Recently we called out the Durango Herald for a laughably bad piece about an alleged Delta Force Soldier who could have been outed with just a little fact checking. In the case of The Command there isn’t a need to call anyone out. Marc Ambinder and D.B. Grady make a serious effort to dig through the layers of classification that deliberately obscure the highly sensitive activities of the Joint Special Operations Command (JSOC), which is the umbrella under which Delta Force and SEAL Team Six exist.
In doing this they turn up some amazing information on previously undisclosed operations and activities. However, they also slip up more than once. This critique is intended as professional rather than personal criticism, but it is needed criticism. Because of OPSEC, not every incorrect statement made in The Command can be corrected.
This may sound like a cop out and maybe it is. It is also certain that the following is not a full critique as the author is not aware of every program and mission mentioned in Ambinder and Grady’s work and can’t comment on it one way or the other.
Some of the mistakes in The Command could be corrected with a careful reading of open source materials such as Mark Bowden’s Killing Pablo. Take for instance the statement that Delta Force was “…in Panama where it allegedly pursued Pablo Escobar.” Pablo Escobar was allegedly pursued by Delta Force in Pablo’s home country of Colombia. However, Delta Force did participate in the 1989 invasion of Panama.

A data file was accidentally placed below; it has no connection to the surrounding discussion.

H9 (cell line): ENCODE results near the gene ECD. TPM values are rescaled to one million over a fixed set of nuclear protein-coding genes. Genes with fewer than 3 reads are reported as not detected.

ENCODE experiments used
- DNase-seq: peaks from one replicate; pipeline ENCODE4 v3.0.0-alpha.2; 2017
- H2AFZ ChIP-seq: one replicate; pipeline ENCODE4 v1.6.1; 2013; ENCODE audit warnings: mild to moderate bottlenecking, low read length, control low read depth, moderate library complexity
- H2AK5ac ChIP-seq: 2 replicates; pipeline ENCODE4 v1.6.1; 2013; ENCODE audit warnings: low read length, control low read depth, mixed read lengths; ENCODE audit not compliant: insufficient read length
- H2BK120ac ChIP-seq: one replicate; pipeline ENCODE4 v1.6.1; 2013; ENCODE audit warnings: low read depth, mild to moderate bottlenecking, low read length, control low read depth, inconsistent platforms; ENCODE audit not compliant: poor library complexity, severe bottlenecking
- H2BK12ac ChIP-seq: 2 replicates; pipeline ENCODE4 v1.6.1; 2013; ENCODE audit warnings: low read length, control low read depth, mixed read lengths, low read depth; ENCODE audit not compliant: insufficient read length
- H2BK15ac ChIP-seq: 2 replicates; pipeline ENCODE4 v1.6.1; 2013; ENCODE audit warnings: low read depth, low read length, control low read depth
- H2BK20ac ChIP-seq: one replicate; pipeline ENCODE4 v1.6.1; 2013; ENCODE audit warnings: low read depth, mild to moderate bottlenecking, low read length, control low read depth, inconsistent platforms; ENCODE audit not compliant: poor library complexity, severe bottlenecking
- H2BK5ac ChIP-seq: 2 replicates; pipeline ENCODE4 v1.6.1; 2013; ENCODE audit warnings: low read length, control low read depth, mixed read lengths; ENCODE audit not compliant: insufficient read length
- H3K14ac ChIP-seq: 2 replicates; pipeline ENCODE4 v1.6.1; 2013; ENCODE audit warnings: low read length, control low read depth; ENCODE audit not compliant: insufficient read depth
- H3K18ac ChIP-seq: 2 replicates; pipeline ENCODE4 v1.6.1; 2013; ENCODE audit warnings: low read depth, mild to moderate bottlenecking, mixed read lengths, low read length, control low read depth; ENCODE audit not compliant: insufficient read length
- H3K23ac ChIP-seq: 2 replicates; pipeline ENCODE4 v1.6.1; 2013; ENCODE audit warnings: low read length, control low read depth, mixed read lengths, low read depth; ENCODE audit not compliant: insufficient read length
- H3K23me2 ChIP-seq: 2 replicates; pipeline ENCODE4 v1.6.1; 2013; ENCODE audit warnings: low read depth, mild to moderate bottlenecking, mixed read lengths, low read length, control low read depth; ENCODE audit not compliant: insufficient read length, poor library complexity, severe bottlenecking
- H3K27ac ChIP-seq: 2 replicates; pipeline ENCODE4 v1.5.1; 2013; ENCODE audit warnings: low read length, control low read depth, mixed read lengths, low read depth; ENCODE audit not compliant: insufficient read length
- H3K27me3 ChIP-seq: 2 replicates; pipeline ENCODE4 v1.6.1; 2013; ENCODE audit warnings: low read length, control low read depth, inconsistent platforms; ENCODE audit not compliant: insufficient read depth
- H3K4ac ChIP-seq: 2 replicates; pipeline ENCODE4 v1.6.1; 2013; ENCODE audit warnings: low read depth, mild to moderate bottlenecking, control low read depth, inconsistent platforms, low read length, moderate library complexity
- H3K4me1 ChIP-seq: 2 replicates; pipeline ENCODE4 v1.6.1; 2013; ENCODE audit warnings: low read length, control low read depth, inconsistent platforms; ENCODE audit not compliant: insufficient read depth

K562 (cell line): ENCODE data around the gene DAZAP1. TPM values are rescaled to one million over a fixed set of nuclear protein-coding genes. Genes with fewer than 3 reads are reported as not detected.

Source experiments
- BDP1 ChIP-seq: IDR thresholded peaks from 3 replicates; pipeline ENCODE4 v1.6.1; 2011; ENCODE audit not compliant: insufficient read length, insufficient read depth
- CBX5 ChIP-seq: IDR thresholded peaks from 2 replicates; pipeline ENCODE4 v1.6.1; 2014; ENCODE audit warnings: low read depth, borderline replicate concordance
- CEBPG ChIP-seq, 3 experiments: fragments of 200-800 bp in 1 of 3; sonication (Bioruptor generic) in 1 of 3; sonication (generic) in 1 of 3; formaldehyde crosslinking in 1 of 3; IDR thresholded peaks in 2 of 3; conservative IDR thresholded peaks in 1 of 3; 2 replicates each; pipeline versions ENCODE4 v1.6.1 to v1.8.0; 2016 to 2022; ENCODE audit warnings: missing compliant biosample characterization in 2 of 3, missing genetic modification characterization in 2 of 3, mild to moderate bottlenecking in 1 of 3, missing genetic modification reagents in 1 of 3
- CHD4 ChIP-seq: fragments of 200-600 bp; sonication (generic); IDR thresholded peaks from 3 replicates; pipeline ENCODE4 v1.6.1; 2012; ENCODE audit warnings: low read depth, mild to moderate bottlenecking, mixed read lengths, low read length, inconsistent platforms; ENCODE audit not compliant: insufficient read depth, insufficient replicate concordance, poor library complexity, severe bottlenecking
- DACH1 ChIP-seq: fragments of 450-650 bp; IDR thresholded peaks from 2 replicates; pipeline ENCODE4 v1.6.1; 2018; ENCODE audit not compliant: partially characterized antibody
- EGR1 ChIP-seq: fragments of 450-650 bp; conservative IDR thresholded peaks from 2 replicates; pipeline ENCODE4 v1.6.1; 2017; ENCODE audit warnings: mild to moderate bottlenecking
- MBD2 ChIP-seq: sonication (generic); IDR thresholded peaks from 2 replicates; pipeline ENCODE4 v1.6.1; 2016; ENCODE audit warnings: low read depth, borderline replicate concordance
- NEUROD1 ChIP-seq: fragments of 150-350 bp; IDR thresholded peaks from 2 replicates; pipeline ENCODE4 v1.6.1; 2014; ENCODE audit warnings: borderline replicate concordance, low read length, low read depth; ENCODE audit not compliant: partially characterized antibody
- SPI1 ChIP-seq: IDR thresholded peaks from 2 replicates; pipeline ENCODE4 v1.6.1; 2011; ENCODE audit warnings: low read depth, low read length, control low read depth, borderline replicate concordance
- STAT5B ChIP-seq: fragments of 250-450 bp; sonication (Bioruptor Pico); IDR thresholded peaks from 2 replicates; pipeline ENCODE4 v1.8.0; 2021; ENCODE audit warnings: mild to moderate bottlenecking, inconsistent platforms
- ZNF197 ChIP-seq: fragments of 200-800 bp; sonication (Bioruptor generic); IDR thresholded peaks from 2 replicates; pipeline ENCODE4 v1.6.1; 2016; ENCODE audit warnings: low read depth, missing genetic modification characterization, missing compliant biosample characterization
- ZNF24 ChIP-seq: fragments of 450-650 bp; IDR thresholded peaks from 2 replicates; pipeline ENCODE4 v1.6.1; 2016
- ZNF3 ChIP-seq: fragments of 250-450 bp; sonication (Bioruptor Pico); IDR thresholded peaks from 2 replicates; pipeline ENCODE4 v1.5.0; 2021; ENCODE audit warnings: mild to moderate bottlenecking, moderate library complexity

Other elements of The Command take some careful scrutiny to recognize as being somewhat off target. The authors detail Admiral McRaven’s approach to the Status of Forces Agreement in Iraq and how JSOC had to adapt to the new Iraqi legal system. Ambinder and Grady make it out as if JSOC intelligence analysts, Delta Force operators, and SEAL Team Six members routinely provided testimony to Iraqi judges in order to secure warrants for High Value Targets.
In reality, this was a very rare event. More often, a member of Iraqi Counter-Terrorist forces would provide the testimony on behalf of JSOC. This is one way that JSOC was able to mitigate the Status of Forces Agreement.
It is also necessary to subject the sources used in The Command to closer scrutiny. For example, the New Yorker article Getting Bin Laden by Nicholas Schmidle is cited extensively as a source of information.
The New Yorker article in question has been derided by SEALs and Schmidle himself had to admit that he spoke to none of the SEALs involved in the raid, contrary to how he presented himself in the article. When asked about Schmidle’s work, veteran SEALs call it “a work of fiction.”
There are also smaller, but numerous errors throughout the book. Ambinder and Grady identify the sniper rifles used by SEALs on the Maersk Alabama hostage rescue operations as M-110 rifles when they were actually SR-25′s. They write that Intelligence Support Activity (ISA) is a Tier Two Special Operations element even though it is a Tier One unit within JSOC.